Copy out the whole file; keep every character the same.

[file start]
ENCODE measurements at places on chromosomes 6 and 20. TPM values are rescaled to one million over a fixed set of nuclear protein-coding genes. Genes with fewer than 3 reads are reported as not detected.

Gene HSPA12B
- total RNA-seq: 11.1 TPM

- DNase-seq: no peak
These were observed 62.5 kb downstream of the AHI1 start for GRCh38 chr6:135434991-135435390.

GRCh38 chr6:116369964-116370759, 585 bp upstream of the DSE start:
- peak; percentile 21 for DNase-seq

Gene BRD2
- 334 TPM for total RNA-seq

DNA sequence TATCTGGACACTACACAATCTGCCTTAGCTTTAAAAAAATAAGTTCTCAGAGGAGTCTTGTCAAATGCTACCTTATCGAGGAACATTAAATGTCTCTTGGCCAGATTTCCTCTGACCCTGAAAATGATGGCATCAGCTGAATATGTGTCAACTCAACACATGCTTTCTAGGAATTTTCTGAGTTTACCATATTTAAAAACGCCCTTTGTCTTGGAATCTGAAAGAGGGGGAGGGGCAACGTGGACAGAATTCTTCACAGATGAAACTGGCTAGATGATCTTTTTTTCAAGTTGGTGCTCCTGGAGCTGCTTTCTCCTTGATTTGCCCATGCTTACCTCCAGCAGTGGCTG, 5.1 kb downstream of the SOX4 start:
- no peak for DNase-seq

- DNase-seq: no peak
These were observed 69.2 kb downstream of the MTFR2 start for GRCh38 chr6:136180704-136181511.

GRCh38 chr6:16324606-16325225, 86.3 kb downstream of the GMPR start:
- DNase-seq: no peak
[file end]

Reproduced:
ENCODE measurements at places on chromosomes 6 and 20. TPM values are rescaled to one million over a fixed set of nuclear protein-coding genes. Genes with fewer than 3 reads are reported as not detected.

Gene HSPA12B
- total RNA-seq: 11.1 TPM

- DNase-seq: no peak
These were observed 62.5 kb downstream of the AHI1 start for GRCh38 chr6:135434991-135435390.

GRCh38 chr6:116369964-116370759, 585 bp upstream of the DSE start:
- peak; percentile 21 for DNase-seq

Gene BRD2
- 334 TPM for total RNA-seq

DNA sequence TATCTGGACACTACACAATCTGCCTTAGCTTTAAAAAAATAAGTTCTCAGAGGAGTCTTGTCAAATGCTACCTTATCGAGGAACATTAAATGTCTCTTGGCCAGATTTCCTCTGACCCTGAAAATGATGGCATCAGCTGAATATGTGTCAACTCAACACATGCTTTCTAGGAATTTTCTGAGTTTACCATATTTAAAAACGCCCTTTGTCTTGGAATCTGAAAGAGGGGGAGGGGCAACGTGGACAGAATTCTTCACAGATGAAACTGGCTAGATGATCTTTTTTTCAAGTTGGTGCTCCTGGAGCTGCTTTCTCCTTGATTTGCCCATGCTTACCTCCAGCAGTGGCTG, 5.1 kb downstream of the SOX4 start:
- no peak for DNase-seq

- DNase-seq: no peak
These were observed 69.2 kb downstream of the MTFR2 start for GRCh38 chr6:136180704-136181511.

GRCh38 chr6:16324606-16325225, 86.3 kb downstream of the GMPR start:
- DNase-seq: no peak